Synagogues in Southern California and Germany were the sites of anti-Semitic attacks, as was a kosher market in Jersey City, New Jersey. The attacks were part of a rising tide of anti-Semitism in the U.S. and abroad.
In mid-April, people from around the world watched in horror as a fire broke out at Notre-Dame de Paris. The fall of the medieval cathedral’s steeple was broadcast live, and the massive fire threatened to destroy Notre Dame, beloved both as a Catholic house of worship and a tourist attraction. The cathedral’s construction and heroic efforts of firefighters saved the building. Fournier, the fire brigade chaplain, gained worldwide acclaim for rescuing sacred relics from the flames.
Among other major stories in 2019 were:
- Continued fallout from the Catholic abuse scandal, including the defrocking of powerful former Cardinal Theodore McCarrick, the resignation of Buffalo Bishop Richard Malone and a report claiming abuse and financial misconduct involving former Wheeling-Charleston Bishop Michael Bransfield. Catholic dioceses and other religious organizations face lawsuits after several states changed the statute of limitations on abuse cases.
- Religious tensions in India prompted by the Modi government’s Hindu nationalism, including a crackdown in majority-Muslim Kashmir and a Supreme Court ruling in favor of Hindus who want to build a temple on the site of a razed mosque.
- China was named a "country of particular concern" by the U.S. Commission on International Religious Freedom for its continued crackdown on faith groups, including the imprisonment of hundreds of thousands of Uighur Muslims. The U.S. House of Representatives passed a bill in December by a vote of 407-1 calling for sanctions on China because of its treatment of Uighurs.
- The Church of Jesus Christ of Latter-day Saints revoked a controversial decision that banned the baptism of the children of gay parents. The church will also no longer call members who are in same-sex marriages apostates. And, in a late-breaking story, LDS leaders are accused of hoarding tithing funds rather than using them for charitable religious work.
- In a stunning courtroom scene, Brandt Jean forgave former Dallas police officer Amber Guyger after she was convicted of murdering his brother, Botham Jean, a beloved Church of Christ song leader and church member. His act led to a heated debate over race and forgiveness.
- Abu Bakr al-Baghdadi, leader of the self-proclaimed Islamic State, was killed by U.S. commandos.
- James MacDonald, megachurch pastor and host of the “Walk in the Word” radio program, was fired from Harvest Bible Chapel for misconduct. An outside investigation revealed years of financial mismanagement at the Chicago megachurch.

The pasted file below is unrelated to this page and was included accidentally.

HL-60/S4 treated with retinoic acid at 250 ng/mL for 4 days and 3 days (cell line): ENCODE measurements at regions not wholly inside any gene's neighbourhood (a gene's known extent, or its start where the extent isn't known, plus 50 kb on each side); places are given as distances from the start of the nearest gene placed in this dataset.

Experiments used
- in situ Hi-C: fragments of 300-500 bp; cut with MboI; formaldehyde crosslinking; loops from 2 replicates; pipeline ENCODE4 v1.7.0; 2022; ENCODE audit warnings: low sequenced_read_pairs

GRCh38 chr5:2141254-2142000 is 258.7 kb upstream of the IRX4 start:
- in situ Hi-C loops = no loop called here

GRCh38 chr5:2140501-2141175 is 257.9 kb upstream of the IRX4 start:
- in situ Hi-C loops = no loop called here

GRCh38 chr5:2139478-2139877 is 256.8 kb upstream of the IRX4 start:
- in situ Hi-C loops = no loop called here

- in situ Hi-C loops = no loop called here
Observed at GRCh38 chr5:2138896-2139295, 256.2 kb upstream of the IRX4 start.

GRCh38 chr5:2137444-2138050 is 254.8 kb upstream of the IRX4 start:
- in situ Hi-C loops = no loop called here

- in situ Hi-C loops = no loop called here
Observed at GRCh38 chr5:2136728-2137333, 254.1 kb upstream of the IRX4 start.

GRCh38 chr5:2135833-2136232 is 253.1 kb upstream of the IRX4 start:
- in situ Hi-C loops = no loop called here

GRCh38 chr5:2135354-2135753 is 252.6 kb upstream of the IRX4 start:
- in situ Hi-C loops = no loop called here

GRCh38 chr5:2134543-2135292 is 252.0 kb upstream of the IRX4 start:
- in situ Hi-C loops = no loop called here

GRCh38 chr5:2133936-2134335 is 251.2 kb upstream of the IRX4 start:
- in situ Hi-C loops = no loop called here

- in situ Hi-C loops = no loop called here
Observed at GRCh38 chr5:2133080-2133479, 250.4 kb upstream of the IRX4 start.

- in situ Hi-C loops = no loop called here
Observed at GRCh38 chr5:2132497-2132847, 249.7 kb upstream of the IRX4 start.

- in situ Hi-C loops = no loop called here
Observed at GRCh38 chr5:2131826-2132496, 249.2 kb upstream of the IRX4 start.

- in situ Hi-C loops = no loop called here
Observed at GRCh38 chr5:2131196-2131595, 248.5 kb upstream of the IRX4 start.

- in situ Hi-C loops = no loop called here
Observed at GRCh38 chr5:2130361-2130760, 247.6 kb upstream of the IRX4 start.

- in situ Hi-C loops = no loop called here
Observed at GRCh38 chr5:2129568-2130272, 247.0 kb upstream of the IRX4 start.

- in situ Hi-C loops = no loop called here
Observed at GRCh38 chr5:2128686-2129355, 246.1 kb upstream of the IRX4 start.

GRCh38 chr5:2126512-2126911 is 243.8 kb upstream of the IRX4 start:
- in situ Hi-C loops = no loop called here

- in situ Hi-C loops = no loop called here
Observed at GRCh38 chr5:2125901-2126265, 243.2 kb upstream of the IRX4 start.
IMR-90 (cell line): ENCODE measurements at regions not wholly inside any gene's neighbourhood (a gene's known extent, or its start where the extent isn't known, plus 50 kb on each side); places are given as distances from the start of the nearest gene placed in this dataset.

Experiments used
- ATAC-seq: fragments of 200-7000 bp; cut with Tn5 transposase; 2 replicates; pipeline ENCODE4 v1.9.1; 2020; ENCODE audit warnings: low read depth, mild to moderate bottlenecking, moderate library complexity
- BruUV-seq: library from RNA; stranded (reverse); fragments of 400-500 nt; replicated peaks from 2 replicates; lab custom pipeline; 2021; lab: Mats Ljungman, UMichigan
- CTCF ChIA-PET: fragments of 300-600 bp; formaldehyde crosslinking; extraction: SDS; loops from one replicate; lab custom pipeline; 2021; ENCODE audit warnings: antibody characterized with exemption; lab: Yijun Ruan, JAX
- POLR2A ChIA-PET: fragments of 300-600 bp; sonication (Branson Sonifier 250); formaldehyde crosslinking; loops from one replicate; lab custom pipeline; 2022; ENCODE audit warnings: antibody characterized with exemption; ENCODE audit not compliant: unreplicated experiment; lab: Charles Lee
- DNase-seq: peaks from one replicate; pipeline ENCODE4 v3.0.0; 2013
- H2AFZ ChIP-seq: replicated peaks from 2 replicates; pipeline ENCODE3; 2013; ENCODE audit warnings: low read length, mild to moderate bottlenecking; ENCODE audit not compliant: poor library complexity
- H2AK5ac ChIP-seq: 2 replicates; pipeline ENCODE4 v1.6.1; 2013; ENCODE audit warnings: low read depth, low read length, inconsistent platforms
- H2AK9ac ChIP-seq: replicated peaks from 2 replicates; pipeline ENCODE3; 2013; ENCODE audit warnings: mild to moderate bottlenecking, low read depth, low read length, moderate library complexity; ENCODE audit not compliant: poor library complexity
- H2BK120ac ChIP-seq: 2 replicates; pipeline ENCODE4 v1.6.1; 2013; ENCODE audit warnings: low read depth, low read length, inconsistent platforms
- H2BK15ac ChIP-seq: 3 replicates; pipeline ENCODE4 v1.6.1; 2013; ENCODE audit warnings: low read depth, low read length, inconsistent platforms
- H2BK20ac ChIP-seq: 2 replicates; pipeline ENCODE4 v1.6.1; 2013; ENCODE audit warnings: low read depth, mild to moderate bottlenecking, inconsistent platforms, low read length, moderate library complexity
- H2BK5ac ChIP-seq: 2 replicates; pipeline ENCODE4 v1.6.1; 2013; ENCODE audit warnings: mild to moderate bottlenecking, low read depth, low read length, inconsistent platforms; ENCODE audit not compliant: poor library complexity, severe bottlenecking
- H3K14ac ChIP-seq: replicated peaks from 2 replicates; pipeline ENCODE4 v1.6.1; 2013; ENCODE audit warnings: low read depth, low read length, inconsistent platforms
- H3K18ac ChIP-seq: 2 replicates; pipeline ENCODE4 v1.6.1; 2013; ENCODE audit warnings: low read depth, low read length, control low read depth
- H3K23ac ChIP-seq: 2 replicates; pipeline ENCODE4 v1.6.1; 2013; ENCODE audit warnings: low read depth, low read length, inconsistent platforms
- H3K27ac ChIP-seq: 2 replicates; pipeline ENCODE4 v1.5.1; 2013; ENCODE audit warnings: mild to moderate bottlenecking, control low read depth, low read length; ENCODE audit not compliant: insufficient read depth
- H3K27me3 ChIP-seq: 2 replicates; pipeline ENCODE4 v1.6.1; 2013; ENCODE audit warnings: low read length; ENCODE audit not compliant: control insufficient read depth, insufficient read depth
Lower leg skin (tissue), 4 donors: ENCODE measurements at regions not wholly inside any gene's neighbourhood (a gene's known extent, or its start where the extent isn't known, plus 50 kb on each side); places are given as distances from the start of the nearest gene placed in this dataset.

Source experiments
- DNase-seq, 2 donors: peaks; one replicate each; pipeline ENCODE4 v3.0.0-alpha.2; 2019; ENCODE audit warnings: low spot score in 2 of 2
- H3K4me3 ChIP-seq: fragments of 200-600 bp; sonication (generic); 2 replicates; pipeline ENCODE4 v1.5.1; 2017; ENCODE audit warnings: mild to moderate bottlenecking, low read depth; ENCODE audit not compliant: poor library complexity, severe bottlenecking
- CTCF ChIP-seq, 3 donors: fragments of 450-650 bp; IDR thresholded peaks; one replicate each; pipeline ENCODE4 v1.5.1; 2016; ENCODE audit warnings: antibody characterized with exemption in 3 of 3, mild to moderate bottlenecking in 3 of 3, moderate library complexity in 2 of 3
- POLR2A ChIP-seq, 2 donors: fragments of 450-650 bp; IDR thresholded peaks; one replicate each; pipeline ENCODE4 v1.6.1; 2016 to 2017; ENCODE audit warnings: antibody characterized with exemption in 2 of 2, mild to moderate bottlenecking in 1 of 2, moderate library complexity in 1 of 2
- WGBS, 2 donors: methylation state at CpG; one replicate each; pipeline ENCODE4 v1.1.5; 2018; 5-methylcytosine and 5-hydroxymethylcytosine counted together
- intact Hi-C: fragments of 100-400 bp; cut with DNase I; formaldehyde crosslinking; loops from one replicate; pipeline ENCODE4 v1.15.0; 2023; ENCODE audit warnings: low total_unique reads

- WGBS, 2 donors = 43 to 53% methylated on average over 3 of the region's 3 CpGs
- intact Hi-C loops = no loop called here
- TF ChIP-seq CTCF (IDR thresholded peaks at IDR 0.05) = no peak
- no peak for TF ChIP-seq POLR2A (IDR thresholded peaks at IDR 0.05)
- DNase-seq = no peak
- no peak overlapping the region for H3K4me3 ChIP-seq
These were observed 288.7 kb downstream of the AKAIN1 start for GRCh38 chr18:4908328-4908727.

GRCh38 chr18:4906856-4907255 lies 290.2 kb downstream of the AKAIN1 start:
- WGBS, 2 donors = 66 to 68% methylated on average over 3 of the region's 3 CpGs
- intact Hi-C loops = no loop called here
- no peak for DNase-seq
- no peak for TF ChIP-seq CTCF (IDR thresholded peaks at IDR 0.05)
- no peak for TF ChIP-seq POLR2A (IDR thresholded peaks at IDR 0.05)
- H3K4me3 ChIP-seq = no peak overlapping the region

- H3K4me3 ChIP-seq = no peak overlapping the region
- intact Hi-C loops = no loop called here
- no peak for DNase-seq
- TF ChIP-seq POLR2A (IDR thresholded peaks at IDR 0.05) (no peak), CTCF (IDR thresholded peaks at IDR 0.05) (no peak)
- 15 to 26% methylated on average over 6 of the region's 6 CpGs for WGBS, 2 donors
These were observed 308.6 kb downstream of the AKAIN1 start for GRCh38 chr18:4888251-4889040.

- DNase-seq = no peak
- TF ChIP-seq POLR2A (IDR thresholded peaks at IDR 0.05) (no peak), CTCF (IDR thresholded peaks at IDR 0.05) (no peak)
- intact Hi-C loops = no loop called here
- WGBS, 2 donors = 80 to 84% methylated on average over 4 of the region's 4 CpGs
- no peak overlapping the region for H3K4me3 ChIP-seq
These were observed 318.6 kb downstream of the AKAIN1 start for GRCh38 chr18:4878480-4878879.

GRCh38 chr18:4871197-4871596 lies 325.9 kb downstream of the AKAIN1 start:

- A Louisiana man was charged with federal hate crimes after destroying three historically black churches by arson.
- Shambhala International, one of the largest Buddhist organizations in the West, faces financial struggles and cutbacks after a sexual harassment scandal.
- In the week before Christmas, Christianity Today's editor-in-chief, Mark Galli, wrote an editorial advocating for Trump's removal from office. Traffic to the editorial crashed the magazine's website. Responses from both sides flooded the news cycle. While Trump's most ardent evangelical supporters came to his defense, the editorial was met with praise from many and caused #ChristiansAgainstTrump to trend on Twitter.
In an essay that reflected the persistence of faith amid America’s changing religious landscape, former Tennessean religion editor and RNA member Heidi Hall told the story of her own journey of faith, which was published after her death from cancer at 49.
Born into an insular religious community, Hall found herself at odds with her family and her faith in her early 20s and was eventually shunned by both. In the essay, which was among the most-read RNS pieces of the year, Hall wrote about how her family believed she would die alone after leaving the faith.
Instead, she persevered and found a community of her own, one that surrounded her in death and cared for her in her final days.
“Those 25 people taking care of me? Two atheists, a Muslim, a Jew, gay people both churched and not, and traditional church folks like me. None of them would have been accepted by the faith I left behind — where salvation was only for a chosen few,” she wrote. “ … In my search, I left behind conditional, behavior-based love and traded it for the unconditional grace shown by a true family, whose bonds have nothing to do with DNA.
“And I’m dying grateful for that.”